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Date: Tue, 16 May 2017 13:58:11 +0200
From: Petr Mladek <pmladek@...e.com>
To: Greg KH <gregkh@...uxfoundation.org>
Cc: kernel-hardening@...ts.openwall.com,
	Sergey Senozhatsky <sergey.senozhatsky@...il.com>,
	linux-kernel@...r.kernel.org,
	Catalin Marinas <catalin.marinas@....com>,
	Will Deacon <will.deacon@....com>,
	Steven Rostedt <rostedt@...dmis.org>,
	William Roberts <william.c.roberts@...el.com>,
	Chris Fries <cfries@...gle.com>, Dave Weinstein <olorin@...gle.com>
Subject: Re: [RFC 1/6] lib: vsprintf: additional kernel pointer filtering
 options

On Fri 2017-05-05 21:06:56, Greg KH wrote:
> From: Dave Weinstein <olorin@...gle.com>
> 
> Add the kptr_restrict setting of 3 which results in both
> %p and %pK values being replaced by zeros.
> 
> Add an additional %pP value inspired by the Grsecurity
> option which explicitly whitelists pointers for output.
> 
> This patch is based on work by William Roberts
> <william.c.roberts@...el.com>
> 
> diff --git a/lib/vsprintf.c b/lib/vsprintf.c
> index e3bf4e0f10b5..f4e11dade1ab 100644
> --- a/lib/vsprintf.c
> +++ b/lib/vsprintf.c
> @@ -395,6 +395,16 @@ struct printf_spec {
>  #define FIELD_WIDTH_MAX ((1 << 23) - 1)
>  #define PRECISION_MAX ((1 << 15) - 1)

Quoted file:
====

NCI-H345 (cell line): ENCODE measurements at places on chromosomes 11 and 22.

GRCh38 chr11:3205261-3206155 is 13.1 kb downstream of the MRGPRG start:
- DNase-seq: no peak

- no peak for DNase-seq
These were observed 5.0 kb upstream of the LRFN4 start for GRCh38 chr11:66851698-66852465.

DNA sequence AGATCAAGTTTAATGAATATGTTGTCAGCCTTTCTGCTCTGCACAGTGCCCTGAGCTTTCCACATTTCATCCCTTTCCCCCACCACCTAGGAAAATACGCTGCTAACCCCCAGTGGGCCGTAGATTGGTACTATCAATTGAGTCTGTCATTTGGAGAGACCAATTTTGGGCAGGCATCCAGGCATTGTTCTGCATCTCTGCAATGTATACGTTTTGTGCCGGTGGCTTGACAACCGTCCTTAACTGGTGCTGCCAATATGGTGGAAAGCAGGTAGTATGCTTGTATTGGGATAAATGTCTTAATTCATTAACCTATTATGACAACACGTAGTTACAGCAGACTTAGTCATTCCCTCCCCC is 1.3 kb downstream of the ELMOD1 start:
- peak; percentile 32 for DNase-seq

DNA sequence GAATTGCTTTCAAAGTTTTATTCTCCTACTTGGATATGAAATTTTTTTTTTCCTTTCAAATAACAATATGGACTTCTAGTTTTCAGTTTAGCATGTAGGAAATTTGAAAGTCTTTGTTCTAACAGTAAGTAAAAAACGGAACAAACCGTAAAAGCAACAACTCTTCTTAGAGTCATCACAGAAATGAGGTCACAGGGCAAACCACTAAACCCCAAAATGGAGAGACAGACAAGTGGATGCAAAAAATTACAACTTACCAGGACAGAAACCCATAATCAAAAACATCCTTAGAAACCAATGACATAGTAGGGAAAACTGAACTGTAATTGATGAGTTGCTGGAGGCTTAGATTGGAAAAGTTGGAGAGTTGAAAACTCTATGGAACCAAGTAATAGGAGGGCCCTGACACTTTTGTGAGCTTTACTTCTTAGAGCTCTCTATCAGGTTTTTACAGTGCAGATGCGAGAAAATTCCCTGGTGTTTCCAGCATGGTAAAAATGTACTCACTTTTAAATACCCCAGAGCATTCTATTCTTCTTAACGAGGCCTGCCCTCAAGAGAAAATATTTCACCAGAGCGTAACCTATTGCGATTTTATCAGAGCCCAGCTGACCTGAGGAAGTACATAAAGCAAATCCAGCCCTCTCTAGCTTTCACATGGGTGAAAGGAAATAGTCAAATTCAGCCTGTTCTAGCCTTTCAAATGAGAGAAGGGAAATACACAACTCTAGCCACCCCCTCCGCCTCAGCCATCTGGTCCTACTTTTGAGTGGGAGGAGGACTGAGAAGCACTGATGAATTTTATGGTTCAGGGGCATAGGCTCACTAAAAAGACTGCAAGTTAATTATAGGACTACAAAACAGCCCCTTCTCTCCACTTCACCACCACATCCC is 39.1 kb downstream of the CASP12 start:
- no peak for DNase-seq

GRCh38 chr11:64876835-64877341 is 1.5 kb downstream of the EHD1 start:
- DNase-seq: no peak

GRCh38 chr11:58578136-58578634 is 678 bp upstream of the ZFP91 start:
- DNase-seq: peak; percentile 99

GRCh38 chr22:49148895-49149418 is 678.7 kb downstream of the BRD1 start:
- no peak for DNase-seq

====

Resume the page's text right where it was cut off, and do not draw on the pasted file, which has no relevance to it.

>  
> +int kptr_restrict __read_mostly;
> +
> +/*
> + * Always cleanse %p and %pK specifiers
> + */
> +static inline int kptr_restrict_always_cleanse_pointers(void)

The name of the function is very long and still confusing.
It uses the word "always" but there are many types of pointers
that are not cleared with this condition, for example %pP, %pa.

Do we need this helper function at all? It is used
a weird way, see below.

> +{
> +	return kptr_restrict >= 3;
> +}
> +
>  static noinline_for_stack
>  char *number(char *buf, char *end, unsigned long long num,
>  	     struct printf_spec spec)
> @@ -1576,7 +1588,7 @@ char *pointer(const char *fmt, char *buf, char *end, void *ptr,
>  {
>  	const int default_width = 2 * sizeof(void *);
>  
> -	if (!ptr && *fmt != 'K') {
> +	if (!ptr && *fmt != 'K' && !kptr_restrict_always_cleanse_pointers()) {
>  		/*
>  		 * Print (null) with the same width as a pointer so it makes
>  		 * tabular output look nice.
> @@ -1657,10 +1669,43 @@ char *pointer(const char *fmt, char *buf, char *end, void *ptr,
>  			va_end(va);
>  			return buf;
>  		}
> +	case 'N':
> +		return netdev_bits(buf, end, ptr, fmt);
> +	case 'a':
> +		return address_val(buf, end, ptr, fmt);
> +	case 'd':
> +		return dentry_name(buf, end, ptr, spec, fmt);
> +	case 'C':
> +		return clock(buf, end, ptr, spec, fmt);
> +	case 'D':
> +		return dentry_name(buf, end,
> +				   ((const struct file *)ptr)->f_path.dentry,
> +				   spec, fmt);
> +#ifdef CONFIG_BLOCK
> +	case 'g':
> +		return bdev_name(buf, end, ptr, spec, fmt);
> +#endif
> +
> +	case 'G':
> +		return flags_string(buf, end, ptr, fmt);
> +	case 'P':
> +		/*
> +		 * an explicitly whitelisted kernel pointer should never be
> +		 * cleansed
> +		 */
> +		break;
> +	default:
> +		/*
> +		 * plain %p, no extension, check if we should always cleanse and
> +		 * treat like %pK.
> +		 */